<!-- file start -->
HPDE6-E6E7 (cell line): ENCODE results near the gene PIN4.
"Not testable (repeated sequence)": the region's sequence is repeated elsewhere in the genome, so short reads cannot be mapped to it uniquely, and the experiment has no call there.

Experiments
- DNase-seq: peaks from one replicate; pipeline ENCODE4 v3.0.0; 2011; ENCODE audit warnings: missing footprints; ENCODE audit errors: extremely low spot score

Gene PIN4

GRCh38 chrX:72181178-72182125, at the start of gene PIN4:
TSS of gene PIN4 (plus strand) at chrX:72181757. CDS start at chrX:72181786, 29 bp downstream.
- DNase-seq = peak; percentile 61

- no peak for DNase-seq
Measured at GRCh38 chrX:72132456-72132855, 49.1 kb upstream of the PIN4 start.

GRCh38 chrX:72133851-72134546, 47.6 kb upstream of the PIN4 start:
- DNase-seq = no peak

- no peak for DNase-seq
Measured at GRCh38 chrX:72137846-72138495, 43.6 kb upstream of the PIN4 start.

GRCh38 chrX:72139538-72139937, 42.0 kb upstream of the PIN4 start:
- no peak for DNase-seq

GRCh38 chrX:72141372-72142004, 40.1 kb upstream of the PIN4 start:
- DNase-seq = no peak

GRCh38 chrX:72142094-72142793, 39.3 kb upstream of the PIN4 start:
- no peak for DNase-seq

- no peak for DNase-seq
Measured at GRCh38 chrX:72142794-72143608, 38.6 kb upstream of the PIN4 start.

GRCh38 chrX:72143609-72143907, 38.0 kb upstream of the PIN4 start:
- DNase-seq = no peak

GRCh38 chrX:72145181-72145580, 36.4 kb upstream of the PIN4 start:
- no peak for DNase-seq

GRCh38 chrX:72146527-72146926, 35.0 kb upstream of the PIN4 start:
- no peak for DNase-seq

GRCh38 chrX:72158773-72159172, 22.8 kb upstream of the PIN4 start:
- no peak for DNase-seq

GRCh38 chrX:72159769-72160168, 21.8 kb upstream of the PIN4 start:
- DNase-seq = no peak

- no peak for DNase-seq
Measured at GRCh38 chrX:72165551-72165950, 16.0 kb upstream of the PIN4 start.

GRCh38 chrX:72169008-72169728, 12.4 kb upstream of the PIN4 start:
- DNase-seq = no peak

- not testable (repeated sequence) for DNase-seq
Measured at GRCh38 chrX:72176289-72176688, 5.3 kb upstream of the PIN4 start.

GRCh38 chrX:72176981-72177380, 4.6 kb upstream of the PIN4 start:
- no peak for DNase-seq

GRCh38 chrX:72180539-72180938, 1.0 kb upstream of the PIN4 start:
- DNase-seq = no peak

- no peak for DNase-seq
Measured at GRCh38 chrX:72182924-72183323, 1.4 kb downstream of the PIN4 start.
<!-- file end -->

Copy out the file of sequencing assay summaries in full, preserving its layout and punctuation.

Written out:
HPDE6-E6E7 (cell line): ENCODE results near the gene PIN4.
"Not testable (repeated sequence)": the region's sequence is repeated elsewhere in the genome, so short reads cannot be mapped to it uniquely, and the experiment has no call there.

Experiments
- DNase-seq: peaks from one replicate; pipeline ENCODE4 v3.0.0; 2011; ENCODE audit warnings: missing footprints; ENCODE audit errors: extremely low spot score

Gene PIN4

GRCh38 chrX:72181178-72182125, at the start of gene PIN4:
TSS of gene PIN4 (plus strand) at chrX:72181757. CDS start at chrX:72181786, 29 bp downstream.
- DNase-seq = peak; percentile 61

- no peak for DNase-seq
Measured at GRCh38 chrX:72132456-72132855, 49.1 kb upstream of the PIN4 start.

GRCh38 chrX:72133851-72134546, 47.6 kb upstream of the PIN4 start:
- DNase-seq = no peak

- no peak for DNase-seq
Measured at GRCh38 chrX:72137846-72138495, 43.6 kb upstream of the PIN4 start.

GRCh38 chrX:72139538-72139937, 42.0 kb upstream of the PIN4 start:
- no peak for DNase-seq

GRCh38 chrX:72141372-72142004, 40.1 kb upstream of the PIN4 start:
- DNase-seq = no peak

GRCh38 chrX:72142094-72142793, 39.3 kb upstream of the PIN4 start:
- no peak for DNase-seq

- no peak for DNase-seq
Measured at GRCh38 chrX:72142794-72143608, 38.6 kb upstream of the PIN4 start.

GRCh38 chrX:72143609-72143907, 38.0 kb upstream of the PIN4 start:
- DNase-seq = no peak

GRCh38 chrX:72145181-72145580, 36.4 kb upstream of the PIN4 start:
- no peak for DNase-seq

GRCh38 chrX:72146527-72146926, 35.0 kb upstream of the PIN4 start:
- no peak for DNase-seq

GRCh38 chrX:72158773-72159172, 22.8 kb upstream of the PIN4 start:
- no peak for DNase-seq

GRCh38 chrX:72159769-72160168, 21.8 kb upstream of the PIN4 start:
- DNase-seq = no peak

- no peak for DNase-seq
Measured at GRCh38 chrX:72165551-72165950, 16.0 kb upstream of the PIN4 start.

GRCh38 chrX:72169008-72169728, 12.4 kb upstream of the PIN4 start:
- DNase-seq = no peak

- not testable (repeated sequence) for DNase-seq
Measured at GRCh38 chrX:72176289-72176688, 5.3 kb upstream of the PIN4 start.

GRCh38 chrX:72176981-72177380, 4.6 kb upstream of the PIN4 start:
- no peak for DNase-seq

GRCh38 chrX:72180539-72180938, 1.0 kb upstream of the PIN4 start:
- DNase-seq = no peak

- no peak for DNase-seq
Measured at GRCh38 chrX:72182924-72183323, 1.4 kb downstream of the PIN4 start.